‘Unfortunately, there are many such bad examples’, Taebi says. ‘The option had not been presented to the municipality of Barendrecht, but was imposed. The ambitions were enormous, but they didn’t realize that they were only considering the technical perspective. The social aspects are different from the technological aspects. In our society we tend to look for the optimal solution from a technical-scientific point of view and neglect the social point of view. That’s the wrong approach, because you can’t separate them from each other.’
The controversy in Barendrecht arose from the exclusion of a group of stakeholders. The energy transition is a larger and more complex problem, ultimately affecting everyone on earth. Van Uffelen wants to clarify the ethical assumptions of stakeholders, so that there is a better understanding of how the controversy arises. ‘This allows us to create a clearer picture of what that controversy is really about. If you pay attention to what the controversy is really about from the start, you can avoid a lot of misery.’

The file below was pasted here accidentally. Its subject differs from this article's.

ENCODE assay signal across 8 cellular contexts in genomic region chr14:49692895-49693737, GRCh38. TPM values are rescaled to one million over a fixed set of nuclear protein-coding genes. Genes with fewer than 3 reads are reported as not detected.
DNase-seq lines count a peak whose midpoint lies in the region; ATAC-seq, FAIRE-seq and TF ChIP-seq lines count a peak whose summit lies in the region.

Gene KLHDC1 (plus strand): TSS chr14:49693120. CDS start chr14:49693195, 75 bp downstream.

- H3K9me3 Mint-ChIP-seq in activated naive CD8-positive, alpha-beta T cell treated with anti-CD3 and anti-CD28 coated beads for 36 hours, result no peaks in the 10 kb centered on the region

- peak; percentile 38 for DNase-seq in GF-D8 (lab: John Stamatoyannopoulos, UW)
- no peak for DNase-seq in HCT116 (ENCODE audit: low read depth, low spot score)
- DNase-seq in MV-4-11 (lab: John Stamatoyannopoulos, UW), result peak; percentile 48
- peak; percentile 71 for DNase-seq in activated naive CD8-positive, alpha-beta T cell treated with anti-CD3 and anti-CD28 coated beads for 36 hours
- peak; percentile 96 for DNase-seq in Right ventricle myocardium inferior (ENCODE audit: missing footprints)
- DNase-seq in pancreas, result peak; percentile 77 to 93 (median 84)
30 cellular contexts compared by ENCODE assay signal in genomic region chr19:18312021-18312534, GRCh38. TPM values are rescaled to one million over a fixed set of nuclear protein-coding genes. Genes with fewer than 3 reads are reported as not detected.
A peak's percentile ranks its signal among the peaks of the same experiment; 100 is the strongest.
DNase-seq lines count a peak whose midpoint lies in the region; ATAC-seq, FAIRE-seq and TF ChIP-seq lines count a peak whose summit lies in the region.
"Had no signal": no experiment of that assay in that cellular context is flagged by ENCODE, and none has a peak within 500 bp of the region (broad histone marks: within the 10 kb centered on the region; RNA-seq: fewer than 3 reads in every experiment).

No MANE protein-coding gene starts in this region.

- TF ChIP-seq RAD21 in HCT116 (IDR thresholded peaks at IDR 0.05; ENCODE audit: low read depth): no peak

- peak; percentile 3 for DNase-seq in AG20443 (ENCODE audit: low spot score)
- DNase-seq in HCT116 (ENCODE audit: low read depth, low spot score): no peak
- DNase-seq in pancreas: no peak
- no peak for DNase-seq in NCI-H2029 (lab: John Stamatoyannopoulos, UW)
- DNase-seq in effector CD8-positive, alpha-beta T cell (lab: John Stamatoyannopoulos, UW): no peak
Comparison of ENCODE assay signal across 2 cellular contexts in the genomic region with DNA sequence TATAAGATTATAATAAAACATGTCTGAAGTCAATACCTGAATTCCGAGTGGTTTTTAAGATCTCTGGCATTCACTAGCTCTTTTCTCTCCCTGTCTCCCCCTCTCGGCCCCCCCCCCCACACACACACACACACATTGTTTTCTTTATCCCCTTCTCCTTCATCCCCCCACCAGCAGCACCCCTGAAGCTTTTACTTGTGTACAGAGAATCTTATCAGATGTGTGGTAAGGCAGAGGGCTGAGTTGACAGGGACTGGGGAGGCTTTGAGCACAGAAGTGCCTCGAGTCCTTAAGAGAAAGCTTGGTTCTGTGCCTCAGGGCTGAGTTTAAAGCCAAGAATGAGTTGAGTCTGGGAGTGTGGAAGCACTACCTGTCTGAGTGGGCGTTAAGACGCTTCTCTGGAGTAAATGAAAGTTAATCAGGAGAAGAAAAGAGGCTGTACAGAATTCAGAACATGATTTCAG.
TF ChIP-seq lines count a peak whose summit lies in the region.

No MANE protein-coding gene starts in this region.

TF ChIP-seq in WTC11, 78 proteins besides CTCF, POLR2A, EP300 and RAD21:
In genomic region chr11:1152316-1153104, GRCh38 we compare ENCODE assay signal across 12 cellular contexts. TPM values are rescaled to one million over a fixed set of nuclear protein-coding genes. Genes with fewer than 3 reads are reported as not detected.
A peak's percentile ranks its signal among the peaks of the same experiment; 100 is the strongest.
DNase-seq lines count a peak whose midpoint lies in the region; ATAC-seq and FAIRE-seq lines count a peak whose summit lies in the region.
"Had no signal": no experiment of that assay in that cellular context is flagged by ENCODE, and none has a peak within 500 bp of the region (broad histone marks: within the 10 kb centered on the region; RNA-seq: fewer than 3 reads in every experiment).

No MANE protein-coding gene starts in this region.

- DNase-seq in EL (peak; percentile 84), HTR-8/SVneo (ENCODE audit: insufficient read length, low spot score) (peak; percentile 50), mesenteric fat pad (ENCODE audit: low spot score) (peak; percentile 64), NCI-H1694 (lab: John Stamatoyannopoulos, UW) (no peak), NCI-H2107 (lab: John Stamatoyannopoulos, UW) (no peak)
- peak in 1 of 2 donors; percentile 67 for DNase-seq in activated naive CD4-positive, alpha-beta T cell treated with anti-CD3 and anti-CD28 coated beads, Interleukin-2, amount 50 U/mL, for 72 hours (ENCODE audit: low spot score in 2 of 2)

Taebi and Van Uffelen emphasize that controversy has a function. Taebi: ‘Controversies are often insufficiently understood or opponents are dismissed as emotional people who do not understand the facts, while in fact they expose an underlying problem. The role of ethics is to bring clarification to the social debate.’ Van Uffelen adds: ‘Controversies can be very constructive. We don’t want to prevent them per se, but we do want them to be discussed in a well-considered and constructive way. It shouldn’t escalate to a point where everyone in society is polarized against one another.’